By IFEANYI ODIGWE
For non-doctors, the alarming news of the last few days has been that Lagos state government (LSG) sacked 788 doctors from state hospitals.
Firstly, how did we go from a winnable position (LSG not adhering to a signed agreement) to this lopsided loss in the court of public opinion? I thought we were supposed to be the smart ones. Surely we didn’t spend all those years just learning anatomy, at least I remember playstation, beer and some lessons in street smart.
We live in a tribal society: ethnic tribes, religious tribes and in this case professional tribe, so I understand why non-doctors would find the fact that doctors should ever have a reason to go on strike repulsive and why doctors would find the lack of understanding from the general populace unbelievable.
Like all polarized debates, people are leaning towards their gut instincts, which is hardly objective, but emotionally driven. The doctors association needs to get off the emotional debate because trust me statements such as “oh, I work too hard and earn so little” is never going to come out tops against sentiments like “my dad died yesterday because doctors were on strike.” Looking at it in this manner, it becomes easier to understand why we are losing what Dr. Filani calls the “PR war” and why we are likely to lose future ones.
As a doctor, I know first hand what it is like to treat patients without light, giving injection drugs in the dark, putting myself at the risk of needlestick injuries far from the watching eyes of the public. I do it because, like the public, I care about your dad not dying even though I know you would never ask if a needle pricked me last night.
I remember a particular incidence. We had an emergency, an unconscious pregnant woman with a blood pressure 280/220mmhg (severe hypertension) who was almost at term. She was unbooked and my call was almost over but I was available. Her husband had just 200 Naira on him. We had to operate on her within the next hour with no blood, no money and no drugs. But guess what? We did! That was the first time I had a needle stick injury because NEPA/PHCN was at their norm. Minutes later the air was filled with the cry of a pretty baby girl in the arms of a doting grandmother and father. In the background were the moans of a slowly rousing mother and then there was me with a pensive look on my face while awaiting the results of my HIV test. I was okay.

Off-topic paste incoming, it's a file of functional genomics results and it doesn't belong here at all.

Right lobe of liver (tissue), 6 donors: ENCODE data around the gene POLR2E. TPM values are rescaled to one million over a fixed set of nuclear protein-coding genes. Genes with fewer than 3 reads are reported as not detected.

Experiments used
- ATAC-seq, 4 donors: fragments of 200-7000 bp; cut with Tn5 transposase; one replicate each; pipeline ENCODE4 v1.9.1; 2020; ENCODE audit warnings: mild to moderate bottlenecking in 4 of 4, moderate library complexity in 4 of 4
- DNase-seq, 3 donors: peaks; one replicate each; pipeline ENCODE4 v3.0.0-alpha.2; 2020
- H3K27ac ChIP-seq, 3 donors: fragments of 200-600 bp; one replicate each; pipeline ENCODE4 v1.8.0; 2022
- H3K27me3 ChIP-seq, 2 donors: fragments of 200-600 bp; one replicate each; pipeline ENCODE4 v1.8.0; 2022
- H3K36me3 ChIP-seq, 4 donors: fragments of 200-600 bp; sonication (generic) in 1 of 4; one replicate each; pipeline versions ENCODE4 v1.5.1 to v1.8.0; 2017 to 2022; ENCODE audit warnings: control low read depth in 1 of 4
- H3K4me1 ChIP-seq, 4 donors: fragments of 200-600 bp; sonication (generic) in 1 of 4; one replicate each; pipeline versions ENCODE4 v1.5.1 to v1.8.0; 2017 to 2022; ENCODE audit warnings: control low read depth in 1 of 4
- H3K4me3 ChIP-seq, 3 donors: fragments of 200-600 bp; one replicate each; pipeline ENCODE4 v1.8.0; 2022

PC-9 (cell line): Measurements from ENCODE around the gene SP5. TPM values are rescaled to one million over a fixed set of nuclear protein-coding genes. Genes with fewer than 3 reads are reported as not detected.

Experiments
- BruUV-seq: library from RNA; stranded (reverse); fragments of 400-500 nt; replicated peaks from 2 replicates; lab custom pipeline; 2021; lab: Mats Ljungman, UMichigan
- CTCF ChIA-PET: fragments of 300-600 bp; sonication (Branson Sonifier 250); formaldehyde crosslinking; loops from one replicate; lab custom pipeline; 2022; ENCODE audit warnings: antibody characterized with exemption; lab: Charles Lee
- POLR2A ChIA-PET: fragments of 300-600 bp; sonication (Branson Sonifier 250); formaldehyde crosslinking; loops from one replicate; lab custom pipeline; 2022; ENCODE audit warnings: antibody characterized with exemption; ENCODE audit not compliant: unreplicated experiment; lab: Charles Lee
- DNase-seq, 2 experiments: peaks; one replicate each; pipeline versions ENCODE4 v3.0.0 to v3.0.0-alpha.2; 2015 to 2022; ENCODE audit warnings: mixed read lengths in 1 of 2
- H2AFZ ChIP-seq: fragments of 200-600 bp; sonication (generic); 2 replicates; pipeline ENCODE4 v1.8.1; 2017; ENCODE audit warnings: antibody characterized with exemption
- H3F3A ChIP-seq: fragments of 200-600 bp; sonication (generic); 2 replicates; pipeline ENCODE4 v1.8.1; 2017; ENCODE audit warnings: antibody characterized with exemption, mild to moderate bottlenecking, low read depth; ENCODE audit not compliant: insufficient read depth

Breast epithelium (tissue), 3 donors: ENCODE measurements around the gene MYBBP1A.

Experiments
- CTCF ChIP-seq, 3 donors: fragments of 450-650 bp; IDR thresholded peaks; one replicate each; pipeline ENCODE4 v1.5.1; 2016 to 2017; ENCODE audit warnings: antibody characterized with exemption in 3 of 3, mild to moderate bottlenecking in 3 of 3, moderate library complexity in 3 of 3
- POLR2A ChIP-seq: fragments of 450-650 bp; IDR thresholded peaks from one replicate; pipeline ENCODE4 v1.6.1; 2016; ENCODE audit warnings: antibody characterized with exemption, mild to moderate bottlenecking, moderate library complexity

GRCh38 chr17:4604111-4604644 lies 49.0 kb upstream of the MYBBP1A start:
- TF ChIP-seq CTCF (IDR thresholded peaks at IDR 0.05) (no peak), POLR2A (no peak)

Even though, I had worked overtime and had to be up to make work in the morning which was now 2 hours away, there was no complain, no feeling of accomplishment because in my “tribe” I was not unique. It is the story of 788 and thousands of other people I share a proud profession with. I got a gracious thank you from the family, a thankful smile from the now recuperating mother and a smiling appreciation from my parents when I narrated it to them.
So to the “court of public opinion” we don’t just measure remunerations in cash only, we do in kind as well. I am sure I am a thousand “thank you” richer and a million “smiles” wealthier because of the job I do. Now all we are asking is that the LASG should match our generosity with trustworthiness and our patience with understanding.
Doctors need to make strike about more than just a salary because frankly that is the way it seems. We let government at all level off too easy with their lip service to befitting hospitals. Hopefully the next battle after this should be about medical equipment, services and training and every other thing but salary because we lose when we fail to educate the public about true state (Hint: Afghanistan) of health care in our hospitals.
Lastly, I have always felt that studying medicine was too cheap in Nigeria. If we are to raise standards we need to start in the medical colleges and not in the hospitals years later. Besides, the million-dollar question is, if the government trains us, shouldn’t they dictate our salaries? The answer is yes and that is why we demand that the LSG should pay the Consolidated Medical Salary Structure (CONMESS) as dictated and signed by the government. The LSG should focus on saving our dads, rather than planting about 788 trees around Lagos in the name of beautification, after all, last I checked Lagos state was not the “Centre of trees”.
Ifeanyi Odigwe- email@example.com